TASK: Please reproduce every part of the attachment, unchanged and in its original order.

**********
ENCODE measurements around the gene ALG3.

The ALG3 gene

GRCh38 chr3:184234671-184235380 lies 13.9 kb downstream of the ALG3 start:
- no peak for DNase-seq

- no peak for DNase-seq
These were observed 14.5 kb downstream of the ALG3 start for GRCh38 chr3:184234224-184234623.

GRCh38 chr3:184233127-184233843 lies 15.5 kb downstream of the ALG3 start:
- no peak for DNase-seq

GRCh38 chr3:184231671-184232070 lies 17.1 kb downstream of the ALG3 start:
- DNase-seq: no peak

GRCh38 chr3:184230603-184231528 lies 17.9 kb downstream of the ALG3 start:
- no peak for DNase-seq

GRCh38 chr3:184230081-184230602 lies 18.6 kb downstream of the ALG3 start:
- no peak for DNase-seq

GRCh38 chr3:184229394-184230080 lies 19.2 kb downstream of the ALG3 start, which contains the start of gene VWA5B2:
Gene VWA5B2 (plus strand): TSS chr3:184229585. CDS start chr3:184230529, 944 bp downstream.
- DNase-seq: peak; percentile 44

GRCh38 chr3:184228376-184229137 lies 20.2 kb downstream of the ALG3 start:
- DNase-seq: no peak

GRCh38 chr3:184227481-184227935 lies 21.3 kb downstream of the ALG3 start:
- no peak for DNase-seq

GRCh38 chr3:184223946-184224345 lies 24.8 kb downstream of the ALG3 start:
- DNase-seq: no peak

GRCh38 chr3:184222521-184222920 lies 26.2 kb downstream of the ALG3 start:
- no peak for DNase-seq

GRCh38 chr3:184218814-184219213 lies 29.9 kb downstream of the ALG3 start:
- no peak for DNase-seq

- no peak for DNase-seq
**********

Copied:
ENCODE measurements around the gene ALG3.

The ALG3 gene

GRCh38 chr3:184234671-184235380 lies 13.9 kb downstream of the ALG3 start:
- no peak for DNase-seq

- no peak for DNase-seq
These were observed 14.5 kb downstream of the ALG3 start for GRCh38 chr3:184234224-184234623.

GRCh38 chr3:184233127-184233843 lies 15.5 kb downstream of the ALG3 start:
- no peak for DNase-seq

GRCh38 chr3:184231671-184232070 lies 17.1 kb downstream of the ALG3 start:
- DNase-seq: no peak

GRCh38 chr3:184230603-184231528 lies 17.9 kb downstream of the ALG3 start:
- no peak for DNase-seq

GRCh38 chr3:184230081-184230602 lies 18.6 kb downstream of the ALG3 start:
- no peak for DNase-seq

GRCh38 chr3:184229394-184230080 lies 19.2 kb downstream of the ALG3 start, which contains the start of gene VWA5B2:
Gene VWA5B2 (plus strand): TSS chr3:184229585. CDS start chr3:184230529, 944 bp downstream.
- DNase-seq: peak; percentile 44

GRCh38 chr3:184228376-184229137 lies 20.2 kb downstream of the ALG3 start:
- DNase-seq: no peak

GRCh38 chr3:184227481-184227935 lies 21.3 kb downstream of the ALG3 start:
- no peak for DNase-seq

GRCh38 chr3:184223946-184224345 lies 24.8 kb downstream of the ALG3 start:
- DNase-seq: no peak

GRCh38 chr3:184222521-184222920 lies 26.2 kb downstream of the ALG3 start:
- no peak for DNase-seq

GRCh38 chr3:184218814-184219213 lies 29.9 kb downstream of the ALG3 start:
- no peak for DNase-seq

- no peak for DNase-seq